Interest-only is not always a bad thing

From Thomas Reeh
Following a brief surge in popularity, interest-only mortgages are generating a lot of negative interest in the media.

Interest-only mortgages have had a bit of an image problem since the endowment mis-selling problems of the 1990s. Acres of newsprint are still devoted to the problems faced by people who were mis-advised and found that their endowment policies were going to pay less than expected, while the advertising market has been kept afloat by compensation firms’ budgets.

It’s no surprise they fell out of fashion. The wisdom was that home buyers should avoid interest-only mortgages at all costs since there was no guarantee they would be able to pay off their mortgages.

So despite a booming stock market, interest-only mortgages became unpopular, with traditional repayment mortgages becoming the norm.

But over the past few years interest-only deals have started to make a comeback. With house prices so high, some buyers have identified interest-only products as a cunning way of minimising their monthly payments.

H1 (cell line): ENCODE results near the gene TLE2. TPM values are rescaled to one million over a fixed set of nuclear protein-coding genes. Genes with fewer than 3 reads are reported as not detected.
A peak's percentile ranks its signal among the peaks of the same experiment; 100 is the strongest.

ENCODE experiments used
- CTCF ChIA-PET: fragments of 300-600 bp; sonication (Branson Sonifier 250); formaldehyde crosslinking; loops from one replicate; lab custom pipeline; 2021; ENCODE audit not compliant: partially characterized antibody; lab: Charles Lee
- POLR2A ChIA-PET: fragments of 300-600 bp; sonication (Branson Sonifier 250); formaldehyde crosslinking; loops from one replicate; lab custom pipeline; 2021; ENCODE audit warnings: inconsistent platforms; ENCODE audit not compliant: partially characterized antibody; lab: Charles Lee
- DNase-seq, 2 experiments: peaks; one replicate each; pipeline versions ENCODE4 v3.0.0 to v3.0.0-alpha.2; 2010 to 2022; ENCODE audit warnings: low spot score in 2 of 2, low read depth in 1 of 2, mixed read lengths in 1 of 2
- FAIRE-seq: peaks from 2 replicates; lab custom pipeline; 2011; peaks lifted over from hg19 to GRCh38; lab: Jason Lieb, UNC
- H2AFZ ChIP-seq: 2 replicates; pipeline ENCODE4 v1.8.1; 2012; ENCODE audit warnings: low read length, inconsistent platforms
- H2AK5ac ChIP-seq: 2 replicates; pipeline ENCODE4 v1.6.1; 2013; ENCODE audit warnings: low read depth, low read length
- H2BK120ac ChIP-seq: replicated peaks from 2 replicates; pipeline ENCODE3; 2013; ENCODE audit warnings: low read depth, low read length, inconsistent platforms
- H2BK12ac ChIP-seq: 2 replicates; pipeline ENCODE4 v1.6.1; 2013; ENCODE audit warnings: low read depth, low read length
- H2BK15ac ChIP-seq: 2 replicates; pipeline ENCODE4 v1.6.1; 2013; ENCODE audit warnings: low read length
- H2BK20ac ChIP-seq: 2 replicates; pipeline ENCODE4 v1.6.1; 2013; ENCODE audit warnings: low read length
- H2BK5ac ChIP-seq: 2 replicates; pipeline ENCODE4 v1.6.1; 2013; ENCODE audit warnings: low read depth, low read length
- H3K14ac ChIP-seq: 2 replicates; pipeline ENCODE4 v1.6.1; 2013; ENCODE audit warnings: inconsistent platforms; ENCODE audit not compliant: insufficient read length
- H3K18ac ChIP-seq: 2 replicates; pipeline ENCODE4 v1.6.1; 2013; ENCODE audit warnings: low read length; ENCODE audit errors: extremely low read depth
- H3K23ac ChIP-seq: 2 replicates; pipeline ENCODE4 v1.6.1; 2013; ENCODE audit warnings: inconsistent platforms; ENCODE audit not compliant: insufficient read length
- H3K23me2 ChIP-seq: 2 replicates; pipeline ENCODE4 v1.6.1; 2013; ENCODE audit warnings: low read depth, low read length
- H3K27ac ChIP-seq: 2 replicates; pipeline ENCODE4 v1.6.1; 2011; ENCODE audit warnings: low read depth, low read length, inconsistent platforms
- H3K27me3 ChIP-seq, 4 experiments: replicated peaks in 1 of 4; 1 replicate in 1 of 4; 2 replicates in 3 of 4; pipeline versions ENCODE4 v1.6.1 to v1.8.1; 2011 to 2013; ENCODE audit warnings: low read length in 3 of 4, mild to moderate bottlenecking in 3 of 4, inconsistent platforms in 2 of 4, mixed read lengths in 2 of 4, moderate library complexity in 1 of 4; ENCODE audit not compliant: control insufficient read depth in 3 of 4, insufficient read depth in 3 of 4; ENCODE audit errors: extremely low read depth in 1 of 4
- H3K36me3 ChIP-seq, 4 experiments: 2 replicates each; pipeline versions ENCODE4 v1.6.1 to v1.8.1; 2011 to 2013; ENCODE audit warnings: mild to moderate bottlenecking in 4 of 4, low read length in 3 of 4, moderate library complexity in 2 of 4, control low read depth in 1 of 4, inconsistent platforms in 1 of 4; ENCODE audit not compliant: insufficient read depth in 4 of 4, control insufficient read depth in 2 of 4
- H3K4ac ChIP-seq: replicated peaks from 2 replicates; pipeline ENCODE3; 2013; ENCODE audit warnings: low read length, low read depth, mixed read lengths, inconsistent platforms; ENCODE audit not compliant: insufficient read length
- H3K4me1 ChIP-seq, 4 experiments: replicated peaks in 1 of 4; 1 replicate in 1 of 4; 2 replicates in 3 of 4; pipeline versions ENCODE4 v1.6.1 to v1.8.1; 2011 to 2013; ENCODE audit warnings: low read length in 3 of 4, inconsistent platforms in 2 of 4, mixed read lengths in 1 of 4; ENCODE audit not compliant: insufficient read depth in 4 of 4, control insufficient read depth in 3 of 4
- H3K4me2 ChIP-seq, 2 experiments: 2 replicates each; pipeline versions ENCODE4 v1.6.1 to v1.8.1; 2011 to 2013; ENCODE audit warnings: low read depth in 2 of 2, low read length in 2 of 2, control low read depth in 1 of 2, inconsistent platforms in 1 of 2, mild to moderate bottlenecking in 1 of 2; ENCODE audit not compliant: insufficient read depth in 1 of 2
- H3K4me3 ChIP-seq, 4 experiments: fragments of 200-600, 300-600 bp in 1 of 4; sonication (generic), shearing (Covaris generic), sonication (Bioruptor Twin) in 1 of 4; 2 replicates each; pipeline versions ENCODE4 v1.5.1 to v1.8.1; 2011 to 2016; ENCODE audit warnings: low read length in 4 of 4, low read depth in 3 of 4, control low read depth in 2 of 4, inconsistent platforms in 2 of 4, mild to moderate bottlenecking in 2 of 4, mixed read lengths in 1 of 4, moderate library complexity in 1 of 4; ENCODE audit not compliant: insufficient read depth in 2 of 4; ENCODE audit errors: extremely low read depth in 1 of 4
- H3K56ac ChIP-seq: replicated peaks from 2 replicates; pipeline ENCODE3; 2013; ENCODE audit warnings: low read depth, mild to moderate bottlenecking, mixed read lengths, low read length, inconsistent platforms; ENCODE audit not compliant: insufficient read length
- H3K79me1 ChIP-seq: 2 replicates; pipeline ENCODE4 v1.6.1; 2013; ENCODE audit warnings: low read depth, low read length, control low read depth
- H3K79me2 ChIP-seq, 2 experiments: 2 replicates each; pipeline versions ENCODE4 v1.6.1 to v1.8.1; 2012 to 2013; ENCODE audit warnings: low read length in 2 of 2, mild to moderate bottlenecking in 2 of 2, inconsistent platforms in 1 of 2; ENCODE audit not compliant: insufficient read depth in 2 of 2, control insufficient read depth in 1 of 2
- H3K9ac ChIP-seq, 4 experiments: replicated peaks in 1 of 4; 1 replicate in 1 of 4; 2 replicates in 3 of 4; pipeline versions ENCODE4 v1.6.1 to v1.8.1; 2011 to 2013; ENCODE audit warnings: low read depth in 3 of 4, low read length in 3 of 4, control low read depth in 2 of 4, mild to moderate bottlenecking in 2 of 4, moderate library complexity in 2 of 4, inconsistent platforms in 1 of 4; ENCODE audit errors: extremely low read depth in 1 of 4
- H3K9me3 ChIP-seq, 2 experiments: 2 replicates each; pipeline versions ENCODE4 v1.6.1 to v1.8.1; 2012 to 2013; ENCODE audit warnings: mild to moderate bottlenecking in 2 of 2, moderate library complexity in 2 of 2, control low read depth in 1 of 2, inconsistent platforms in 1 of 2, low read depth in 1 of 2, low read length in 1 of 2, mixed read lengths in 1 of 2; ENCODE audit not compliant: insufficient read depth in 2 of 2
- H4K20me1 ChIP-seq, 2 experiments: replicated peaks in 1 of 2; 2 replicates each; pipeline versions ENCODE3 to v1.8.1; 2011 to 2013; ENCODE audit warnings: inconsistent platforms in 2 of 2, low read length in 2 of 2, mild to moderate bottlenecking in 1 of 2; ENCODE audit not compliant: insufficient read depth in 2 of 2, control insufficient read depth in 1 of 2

This has sparked concerns that many of the people who have taken out interest-only mortgages have no repayment vehicles in place and so face potential problems when the mortgage period ends.

Newspapers have been full of horror stories about the dangers of having interest-only mortgages and at least one lender has written to holders of such products reminding them of the need for a repayment mechanism.

But for many people, interest-only mortgages represent a good buy. Typical are those who can realistically expect significant wage increases (such as recent graduates). The deals are also of interest to buy-to-let investors as they won’t have to live in the property when the loan has to be repaid.

Many people also have significant amounts of equity in their property and interest-only products offer them a way of reducing their outlay each month.

Although these people will still need somewhere to live at the end of the mortgage period, many are now remorgaging every few years. This means it is unlikely that they will reach the end of their mortgage period, allowing them to revert to a more traditional repayment mortgage at a later date.

Clearly, interest-only mortgages are not for everyone. Holders of such mortgages must be careful that they have a strategy to ensure that they don’t get caught out at the end of the term. But as long as the buyer of the mortgage knows what they are doing and are aware of the implications of taking out such a deal, interest-only mortgages are not always a bad thing.

Thomas Reeh
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